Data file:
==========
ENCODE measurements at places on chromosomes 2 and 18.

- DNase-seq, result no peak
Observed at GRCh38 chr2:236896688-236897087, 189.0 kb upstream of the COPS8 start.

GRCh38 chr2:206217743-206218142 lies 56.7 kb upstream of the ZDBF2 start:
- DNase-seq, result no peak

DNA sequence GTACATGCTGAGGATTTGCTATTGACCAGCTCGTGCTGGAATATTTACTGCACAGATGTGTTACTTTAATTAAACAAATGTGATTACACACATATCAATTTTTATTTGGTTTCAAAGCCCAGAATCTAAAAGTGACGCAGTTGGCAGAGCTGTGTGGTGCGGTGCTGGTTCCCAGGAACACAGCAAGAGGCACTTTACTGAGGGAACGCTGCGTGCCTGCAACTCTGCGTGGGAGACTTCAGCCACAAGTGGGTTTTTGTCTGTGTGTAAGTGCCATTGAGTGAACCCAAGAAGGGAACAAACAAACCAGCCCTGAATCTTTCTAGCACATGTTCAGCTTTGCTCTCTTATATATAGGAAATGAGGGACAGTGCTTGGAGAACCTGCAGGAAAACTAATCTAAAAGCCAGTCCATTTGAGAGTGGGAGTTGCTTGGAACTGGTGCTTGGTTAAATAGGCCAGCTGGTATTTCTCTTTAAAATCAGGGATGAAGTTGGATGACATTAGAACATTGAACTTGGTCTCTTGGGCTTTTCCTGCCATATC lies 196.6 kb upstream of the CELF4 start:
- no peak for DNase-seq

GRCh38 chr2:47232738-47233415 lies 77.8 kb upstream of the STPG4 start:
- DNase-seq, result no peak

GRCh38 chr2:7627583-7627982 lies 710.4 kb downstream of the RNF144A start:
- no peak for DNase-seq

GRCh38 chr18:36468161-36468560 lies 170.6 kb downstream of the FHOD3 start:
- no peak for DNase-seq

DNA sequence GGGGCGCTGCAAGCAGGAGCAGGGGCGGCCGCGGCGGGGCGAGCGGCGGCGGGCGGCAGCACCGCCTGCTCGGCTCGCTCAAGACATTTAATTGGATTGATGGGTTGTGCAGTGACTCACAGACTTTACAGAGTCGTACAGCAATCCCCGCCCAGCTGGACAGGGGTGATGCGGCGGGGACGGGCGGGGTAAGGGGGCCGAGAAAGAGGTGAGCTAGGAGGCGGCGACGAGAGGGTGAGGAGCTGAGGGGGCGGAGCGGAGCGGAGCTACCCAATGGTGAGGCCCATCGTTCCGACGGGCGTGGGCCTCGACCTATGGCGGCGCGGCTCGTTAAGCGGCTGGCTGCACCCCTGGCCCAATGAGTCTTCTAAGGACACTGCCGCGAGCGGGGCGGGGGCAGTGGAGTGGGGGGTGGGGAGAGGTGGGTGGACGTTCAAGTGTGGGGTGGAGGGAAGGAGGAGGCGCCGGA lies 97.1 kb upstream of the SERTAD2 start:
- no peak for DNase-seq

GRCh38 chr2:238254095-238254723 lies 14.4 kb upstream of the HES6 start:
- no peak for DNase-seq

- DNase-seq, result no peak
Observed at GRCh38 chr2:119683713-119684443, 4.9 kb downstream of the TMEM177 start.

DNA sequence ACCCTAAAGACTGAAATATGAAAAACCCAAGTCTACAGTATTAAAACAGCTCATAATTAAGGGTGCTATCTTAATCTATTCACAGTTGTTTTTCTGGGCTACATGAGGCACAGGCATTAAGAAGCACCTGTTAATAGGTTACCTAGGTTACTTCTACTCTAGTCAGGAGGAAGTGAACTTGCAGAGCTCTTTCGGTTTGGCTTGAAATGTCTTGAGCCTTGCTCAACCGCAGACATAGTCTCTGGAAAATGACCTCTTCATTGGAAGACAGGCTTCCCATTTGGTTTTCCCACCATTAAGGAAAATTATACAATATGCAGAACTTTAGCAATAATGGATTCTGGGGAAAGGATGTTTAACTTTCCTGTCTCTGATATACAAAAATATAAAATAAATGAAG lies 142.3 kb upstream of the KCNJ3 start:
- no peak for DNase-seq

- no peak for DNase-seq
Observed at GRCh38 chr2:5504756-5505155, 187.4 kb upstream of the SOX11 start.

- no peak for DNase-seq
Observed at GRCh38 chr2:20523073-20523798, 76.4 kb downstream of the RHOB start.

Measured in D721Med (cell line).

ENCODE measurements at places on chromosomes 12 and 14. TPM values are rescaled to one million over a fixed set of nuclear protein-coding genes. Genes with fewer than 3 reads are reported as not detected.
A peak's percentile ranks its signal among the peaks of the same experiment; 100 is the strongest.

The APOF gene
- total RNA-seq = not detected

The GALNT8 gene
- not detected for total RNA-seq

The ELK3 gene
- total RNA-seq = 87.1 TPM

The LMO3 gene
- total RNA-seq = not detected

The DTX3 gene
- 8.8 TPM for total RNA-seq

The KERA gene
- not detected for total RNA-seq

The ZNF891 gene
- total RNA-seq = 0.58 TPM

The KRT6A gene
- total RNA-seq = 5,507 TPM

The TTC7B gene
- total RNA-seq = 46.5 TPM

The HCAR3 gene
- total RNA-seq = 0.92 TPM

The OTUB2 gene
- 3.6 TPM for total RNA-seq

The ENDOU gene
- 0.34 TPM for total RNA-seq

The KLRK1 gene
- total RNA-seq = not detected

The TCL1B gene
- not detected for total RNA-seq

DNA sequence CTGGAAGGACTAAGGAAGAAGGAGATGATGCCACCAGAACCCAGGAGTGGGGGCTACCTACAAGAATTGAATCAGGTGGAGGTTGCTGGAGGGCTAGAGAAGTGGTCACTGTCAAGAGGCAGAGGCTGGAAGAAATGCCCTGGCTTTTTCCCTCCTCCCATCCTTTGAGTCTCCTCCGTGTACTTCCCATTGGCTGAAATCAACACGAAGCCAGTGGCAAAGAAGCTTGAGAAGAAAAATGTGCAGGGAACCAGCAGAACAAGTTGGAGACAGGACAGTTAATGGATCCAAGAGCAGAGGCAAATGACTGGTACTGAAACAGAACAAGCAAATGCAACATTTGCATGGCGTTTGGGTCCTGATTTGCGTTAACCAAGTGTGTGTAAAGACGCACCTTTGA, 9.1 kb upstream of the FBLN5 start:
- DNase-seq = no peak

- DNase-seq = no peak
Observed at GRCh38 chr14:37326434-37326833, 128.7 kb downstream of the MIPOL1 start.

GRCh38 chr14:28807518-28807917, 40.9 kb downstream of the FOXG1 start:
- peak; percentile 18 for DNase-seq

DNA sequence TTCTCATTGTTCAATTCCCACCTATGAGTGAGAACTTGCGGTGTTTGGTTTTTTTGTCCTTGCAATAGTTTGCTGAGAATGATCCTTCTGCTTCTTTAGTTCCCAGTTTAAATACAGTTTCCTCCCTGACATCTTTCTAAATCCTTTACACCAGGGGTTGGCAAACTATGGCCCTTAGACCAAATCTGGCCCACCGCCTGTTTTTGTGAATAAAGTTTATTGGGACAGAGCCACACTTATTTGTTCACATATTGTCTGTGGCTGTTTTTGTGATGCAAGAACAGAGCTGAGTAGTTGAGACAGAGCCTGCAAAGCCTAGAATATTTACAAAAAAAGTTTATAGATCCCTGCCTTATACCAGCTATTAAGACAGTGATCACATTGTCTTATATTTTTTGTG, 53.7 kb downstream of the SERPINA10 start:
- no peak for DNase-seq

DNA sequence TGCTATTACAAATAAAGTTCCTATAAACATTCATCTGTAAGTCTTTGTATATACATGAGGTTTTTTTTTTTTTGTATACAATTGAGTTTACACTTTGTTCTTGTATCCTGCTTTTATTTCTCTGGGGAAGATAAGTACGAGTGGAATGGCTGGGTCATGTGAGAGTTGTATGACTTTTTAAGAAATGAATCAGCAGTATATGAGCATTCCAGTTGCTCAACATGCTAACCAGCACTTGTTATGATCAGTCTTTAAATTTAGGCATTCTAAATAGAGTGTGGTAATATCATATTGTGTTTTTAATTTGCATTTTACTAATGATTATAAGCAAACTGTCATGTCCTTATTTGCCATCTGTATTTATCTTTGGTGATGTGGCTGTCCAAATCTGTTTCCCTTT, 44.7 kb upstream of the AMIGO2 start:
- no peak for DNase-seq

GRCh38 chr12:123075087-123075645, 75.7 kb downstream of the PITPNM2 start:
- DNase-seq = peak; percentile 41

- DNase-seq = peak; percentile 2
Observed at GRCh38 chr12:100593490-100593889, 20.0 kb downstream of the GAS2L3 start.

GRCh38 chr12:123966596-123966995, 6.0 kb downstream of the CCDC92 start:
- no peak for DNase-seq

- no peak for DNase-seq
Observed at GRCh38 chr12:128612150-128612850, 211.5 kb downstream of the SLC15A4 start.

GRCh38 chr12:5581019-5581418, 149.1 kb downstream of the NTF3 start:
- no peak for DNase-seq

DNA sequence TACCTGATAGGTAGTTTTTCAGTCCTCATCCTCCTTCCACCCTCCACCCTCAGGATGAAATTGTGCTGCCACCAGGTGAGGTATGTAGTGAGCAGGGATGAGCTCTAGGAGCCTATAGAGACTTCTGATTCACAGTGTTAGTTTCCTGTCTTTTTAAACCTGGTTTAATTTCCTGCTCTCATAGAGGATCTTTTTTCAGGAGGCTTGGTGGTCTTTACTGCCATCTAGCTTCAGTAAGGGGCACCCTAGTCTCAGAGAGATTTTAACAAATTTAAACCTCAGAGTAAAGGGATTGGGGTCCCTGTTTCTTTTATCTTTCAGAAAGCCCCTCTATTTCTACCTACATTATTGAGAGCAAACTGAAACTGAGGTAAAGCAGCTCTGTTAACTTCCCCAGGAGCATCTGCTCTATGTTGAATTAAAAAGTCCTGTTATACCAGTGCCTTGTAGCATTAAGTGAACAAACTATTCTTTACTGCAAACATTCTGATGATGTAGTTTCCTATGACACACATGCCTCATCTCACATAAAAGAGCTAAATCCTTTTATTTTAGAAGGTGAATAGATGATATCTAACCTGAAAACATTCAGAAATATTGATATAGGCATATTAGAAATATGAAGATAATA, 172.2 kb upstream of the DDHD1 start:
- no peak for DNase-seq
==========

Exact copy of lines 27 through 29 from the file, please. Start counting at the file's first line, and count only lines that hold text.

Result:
ENCODE measurements at places on chromosomes 12 and 14. TPM values are rescaled to one million over a fixed set of nuclear protein-coding genes. Genes with fewer than 3 reads are reported as not detected.
A peak's percentile ranks its signal among the peaks of the same experiment; 100 is the strongest.

The APOF gene